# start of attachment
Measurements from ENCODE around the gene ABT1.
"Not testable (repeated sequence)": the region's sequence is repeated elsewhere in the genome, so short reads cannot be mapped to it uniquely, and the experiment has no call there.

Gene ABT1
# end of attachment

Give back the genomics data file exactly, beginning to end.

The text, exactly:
Measurements from ENCODE around the gene ABT1.
"Not testable (repeated sequence)": the region's sequence is repeated elsewhere in the genome, so short reads cannot be mapped to it uniquely, and the experiment has no call there.

Gene ABT1